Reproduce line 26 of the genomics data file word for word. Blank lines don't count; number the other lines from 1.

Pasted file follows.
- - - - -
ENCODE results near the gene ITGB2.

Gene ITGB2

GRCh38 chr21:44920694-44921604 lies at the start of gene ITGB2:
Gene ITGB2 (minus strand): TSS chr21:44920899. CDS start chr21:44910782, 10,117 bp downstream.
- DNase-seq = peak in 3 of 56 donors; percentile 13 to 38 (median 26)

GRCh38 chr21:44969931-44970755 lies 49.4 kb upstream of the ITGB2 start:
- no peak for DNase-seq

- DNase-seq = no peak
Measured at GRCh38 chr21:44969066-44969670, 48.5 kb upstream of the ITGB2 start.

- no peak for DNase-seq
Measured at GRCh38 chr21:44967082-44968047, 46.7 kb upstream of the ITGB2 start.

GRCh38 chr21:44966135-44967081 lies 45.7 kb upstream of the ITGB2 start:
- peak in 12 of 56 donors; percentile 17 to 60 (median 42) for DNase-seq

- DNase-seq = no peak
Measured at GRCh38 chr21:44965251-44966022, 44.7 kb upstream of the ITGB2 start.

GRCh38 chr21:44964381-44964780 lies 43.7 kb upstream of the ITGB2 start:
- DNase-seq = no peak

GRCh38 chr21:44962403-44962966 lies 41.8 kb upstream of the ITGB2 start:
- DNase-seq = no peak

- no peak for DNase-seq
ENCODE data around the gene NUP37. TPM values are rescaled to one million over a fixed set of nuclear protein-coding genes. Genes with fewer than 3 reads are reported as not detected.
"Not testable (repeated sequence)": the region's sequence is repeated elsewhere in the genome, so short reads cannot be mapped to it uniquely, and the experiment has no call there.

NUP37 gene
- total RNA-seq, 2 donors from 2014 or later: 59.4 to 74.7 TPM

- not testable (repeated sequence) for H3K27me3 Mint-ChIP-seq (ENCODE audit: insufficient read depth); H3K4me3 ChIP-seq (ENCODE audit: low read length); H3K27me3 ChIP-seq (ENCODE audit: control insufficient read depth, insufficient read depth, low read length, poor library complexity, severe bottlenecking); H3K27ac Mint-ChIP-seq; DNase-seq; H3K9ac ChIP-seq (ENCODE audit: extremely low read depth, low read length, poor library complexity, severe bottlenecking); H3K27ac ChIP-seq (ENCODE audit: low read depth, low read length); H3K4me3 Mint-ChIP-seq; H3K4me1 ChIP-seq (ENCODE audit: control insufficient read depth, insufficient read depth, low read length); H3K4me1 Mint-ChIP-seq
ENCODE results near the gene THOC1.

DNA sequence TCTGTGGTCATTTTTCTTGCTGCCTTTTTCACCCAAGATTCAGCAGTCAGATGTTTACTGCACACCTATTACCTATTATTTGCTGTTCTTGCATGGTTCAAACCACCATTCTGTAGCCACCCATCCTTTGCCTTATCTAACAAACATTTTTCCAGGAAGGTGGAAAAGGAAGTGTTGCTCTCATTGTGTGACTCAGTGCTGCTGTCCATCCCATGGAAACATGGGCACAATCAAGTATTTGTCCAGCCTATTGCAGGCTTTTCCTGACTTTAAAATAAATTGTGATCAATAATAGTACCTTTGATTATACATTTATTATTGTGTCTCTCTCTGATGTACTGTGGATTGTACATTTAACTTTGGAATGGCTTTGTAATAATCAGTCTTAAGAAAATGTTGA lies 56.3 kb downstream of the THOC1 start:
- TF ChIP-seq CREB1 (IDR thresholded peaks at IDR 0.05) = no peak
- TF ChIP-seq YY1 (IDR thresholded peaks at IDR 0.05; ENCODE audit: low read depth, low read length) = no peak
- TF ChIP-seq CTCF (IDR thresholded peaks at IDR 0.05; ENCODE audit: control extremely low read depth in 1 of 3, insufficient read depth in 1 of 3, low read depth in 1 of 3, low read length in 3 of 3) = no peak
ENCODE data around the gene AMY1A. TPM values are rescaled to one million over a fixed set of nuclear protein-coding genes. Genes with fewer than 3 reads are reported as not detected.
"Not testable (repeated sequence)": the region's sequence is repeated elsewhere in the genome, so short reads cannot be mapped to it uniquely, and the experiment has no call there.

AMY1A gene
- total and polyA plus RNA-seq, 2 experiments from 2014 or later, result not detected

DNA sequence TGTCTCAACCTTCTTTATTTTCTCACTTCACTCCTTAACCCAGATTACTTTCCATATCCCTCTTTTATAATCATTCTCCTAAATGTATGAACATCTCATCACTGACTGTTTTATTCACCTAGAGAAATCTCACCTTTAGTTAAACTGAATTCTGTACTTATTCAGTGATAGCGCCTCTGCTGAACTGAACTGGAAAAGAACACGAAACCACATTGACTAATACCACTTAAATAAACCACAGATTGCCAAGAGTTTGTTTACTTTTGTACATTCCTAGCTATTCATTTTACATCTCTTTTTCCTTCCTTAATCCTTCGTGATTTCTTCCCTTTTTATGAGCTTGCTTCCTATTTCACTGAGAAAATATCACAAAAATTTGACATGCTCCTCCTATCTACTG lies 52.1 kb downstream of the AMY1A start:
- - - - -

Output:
ENCODE results near the gene THOC1.